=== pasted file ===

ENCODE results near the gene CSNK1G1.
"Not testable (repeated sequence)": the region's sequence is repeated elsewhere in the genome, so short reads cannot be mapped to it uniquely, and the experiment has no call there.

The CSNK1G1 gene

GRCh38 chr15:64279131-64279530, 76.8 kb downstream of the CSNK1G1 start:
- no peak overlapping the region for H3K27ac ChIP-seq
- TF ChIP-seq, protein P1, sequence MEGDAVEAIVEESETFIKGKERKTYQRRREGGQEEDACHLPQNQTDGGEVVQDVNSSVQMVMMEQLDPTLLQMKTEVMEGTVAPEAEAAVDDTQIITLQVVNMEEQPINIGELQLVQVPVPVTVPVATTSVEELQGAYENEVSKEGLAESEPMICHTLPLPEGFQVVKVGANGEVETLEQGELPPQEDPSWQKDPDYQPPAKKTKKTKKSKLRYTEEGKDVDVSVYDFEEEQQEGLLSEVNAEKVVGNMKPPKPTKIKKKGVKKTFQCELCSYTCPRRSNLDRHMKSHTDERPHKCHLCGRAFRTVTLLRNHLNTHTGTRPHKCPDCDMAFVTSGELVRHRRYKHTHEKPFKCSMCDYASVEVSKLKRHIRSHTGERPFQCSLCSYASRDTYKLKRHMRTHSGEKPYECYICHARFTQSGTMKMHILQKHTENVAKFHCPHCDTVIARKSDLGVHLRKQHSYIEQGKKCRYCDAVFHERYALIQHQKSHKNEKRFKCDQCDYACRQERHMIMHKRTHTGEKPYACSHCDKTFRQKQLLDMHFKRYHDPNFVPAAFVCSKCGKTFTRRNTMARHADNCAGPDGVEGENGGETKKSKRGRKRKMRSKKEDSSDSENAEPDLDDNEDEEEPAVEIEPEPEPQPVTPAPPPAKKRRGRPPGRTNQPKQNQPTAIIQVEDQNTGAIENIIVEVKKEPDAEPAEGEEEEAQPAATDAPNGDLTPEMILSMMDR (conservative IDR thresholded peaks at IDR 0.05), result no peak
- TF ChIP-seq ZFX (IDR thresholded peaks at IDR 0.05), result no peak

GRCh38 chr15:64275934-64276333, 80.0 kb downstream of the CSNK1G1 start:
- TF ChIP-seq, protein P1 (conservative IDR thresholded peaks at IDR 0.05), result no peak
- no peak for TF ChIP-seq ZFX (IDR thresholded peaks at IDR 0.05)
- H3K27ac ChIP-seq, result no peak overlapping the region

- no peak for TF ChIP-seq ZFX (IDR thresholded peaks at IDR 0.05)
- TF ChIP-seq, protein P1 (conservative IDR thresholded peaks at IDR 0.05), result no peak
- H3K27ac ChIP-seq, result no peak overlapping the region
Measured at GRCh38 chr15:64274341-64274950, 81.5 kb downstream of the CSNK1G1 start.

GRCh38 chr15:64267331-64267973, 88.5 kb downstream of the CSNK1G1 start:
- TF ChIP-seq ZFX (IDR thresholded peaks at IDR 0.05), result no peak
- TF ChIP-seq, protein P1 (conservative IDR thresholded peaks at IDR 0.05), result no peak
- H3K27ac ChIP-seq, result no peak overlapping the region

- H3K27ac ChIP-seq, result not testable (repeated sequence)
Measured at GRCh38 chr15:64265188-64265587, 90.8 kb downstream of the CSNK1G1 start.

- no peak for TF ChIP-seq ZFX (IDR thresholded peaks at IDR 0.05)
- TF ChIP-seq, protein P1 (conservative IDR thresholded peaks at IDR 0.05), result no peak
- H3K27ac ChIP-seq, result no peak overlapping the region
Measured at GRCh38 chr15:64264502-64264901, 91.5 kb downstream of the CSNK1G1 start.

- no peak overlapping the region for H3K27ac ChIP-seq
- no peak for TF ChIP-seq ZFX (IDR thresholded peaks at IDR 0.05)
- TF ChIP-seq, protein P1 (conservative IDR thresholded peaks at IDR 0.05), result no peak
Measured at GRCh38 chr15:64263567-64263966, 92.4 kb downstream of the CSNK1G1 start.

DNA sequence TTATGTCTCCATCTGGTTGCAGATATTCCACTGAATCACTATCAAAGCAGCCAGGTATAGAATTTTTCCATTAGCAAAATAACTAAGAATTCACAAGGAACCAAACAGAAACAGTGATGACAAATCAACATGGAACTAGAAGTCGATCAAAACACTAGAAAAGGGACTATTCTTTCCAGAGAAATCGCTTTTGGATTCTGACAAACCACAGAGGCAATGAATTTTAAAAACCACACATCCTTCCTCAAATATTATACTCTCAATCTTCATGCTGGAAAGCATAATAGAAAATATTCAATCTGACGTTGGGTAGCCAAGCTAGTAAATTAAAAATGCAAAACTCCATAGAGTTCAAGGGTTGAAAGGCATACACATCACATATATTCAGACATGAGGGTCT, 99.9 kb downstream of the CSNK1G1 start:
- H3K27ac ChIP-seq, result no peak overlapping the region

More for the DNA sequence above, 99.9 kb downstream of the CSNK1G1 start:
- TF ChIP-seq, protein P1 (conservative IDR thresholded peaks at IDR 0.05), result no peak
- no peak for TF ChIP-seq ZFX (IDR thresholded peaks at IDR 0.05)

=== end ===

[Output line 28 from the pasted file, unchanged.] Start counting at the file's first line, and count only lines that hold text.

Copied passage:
- TF ChIP-seq, protein P1 (conservative IDR thresholded peaks at IDR 0.05), result no peak